WASHINGTON - Facing sharp criticism from a Senate panel, a senior Obama administration official expressed optimism Thursday that the U.S. will reach an agreement with the Afghan government allowing American troops to remain in the country beyond 2014.
James Dobbins, the special U.S. representative for Afghanistan and Pakistan, said President Obama is still mulling a range of options for the actual size of the U.S. military presence at the end of next year but told the Senate Foreign Relations Committee that as the Afghans build up their country, they won't stand alone.
"We've made significant progress on the text of a new bilateral security agreement," Dobbins said. "Of course, without an agreement on our presence in Afghanistan, we would not remain. But we do not believe that that's the likely outcome of these negotiations."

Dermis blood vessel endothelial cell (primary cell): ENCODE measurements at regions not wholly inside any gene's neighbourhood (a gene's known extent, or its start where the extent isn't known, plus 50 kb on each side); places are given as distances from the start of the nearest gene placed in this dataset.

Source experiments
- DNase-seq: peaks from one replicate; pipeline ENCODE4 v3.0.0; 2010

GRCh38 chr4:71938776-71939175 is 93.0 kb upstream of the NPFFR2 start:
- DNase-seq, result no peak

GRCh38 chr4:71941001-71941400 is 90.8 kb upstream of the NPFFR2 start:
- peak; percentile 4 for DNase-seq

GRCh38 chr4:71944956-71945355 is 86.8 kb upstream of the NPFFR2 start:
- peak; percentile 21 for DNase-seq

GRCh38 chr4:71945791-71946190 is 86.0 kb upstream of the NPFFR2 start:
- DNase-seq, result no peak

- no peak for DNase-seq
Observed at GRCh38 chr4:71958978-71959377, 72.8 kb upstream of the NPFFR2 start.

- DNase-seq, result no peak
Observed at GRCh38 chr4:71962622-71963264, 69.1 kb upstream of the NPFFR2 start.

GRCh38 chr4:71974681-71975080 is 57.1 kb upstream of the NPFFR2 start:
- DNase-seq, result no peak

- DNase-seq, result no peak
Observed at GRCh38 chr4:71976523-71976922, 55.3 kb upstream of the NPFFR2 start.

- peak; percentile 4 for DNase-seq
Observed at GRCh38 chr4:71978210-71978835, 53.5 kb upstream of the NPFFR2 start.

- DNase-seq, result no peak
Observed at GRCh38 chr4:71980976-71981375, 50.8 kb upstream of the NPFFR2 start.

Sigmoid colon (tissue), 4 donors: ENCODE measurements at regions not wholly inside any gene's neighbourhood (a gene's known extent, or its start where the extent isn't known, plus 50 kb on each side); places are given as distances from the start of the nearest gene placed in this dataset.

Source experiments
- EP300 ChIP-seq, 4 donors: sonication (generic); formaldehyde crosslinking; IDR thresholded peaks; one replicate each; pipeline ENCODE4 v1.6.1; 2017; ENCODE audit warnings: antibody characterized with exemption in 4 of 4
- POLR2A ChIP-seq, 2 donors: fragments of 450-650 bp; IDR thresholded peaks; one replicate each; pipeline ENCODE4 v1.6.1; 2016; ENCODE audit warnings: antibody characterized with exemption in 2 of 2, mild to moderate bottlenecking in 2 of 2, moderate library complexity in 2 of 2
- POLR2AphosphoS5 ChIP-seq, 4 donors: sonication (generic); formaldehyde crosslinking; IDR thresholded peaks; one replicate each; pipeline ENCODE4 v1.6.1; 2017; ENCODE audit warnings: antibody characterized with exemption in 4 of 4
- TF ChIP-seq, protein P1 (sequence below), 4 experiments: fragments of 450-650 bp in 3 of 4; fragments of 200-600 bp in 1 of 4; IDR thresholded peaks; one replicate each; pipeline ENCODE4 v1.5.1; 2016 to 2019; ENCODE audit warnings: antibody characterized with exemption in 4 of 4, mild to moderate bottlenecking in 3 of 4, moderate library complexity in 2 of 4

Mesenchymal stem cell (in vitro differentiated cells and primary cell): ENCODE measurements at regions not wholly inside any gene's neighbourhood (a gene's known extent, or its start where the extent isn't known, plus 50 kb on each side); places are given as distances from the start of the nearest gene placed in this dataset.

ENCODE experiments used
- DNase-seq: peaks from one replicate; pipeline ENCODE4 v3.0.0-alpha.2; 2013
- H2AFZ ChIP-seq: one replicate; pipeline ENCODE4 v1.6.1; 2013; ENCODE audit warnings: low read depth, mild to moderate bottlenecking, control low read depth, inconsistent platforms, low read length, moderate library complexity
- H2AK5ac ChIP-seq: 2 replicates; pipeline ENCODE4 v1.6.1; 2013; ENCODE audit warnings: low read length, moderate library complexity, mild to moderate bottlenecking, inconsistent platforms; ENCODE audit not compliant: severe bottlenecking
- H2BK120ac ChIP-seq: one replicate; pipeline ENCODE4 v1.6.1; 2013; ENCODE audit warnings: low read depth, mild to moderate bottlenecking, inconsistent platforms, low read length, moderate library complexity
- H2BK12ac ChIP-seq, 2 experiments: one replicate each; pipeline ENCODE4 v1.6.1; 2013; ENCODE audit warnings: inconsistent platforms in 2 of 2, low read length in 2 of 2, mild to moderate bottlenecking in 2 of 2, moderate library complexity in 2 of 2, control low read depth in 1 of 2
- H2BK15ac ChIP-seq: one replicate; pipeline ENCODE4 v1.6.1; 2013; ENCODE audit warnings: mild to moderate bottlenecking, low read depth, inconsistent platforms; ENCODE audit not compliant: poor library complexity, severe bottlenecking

But Democrats and Republicans on the committee voiced frustration over the shortage of detail on troop levels.
With Afghans slated to elect a new president in the spring of 2014, it is key to let them know they won't be abandoned by the United States as the Taliban claims, said Sen. Robert Menendez, D-N.J., the committee chairman.
Afghan President Hamid Karzai has to decide if he is willing to accept a longer-term U.S. troop presence by negotiating an agreement with acceptable terms, he said.
"For our part, I believe that President Obama should signal to the Afghans and our allies what the post-2014 U.S. troop presence will look like governed by a security agreement," Menendez said. "The lack of clarity on this point has led to too much hedging in the region."
U.S. Toll in Afghanistan
Wounded Source: Department of Defense.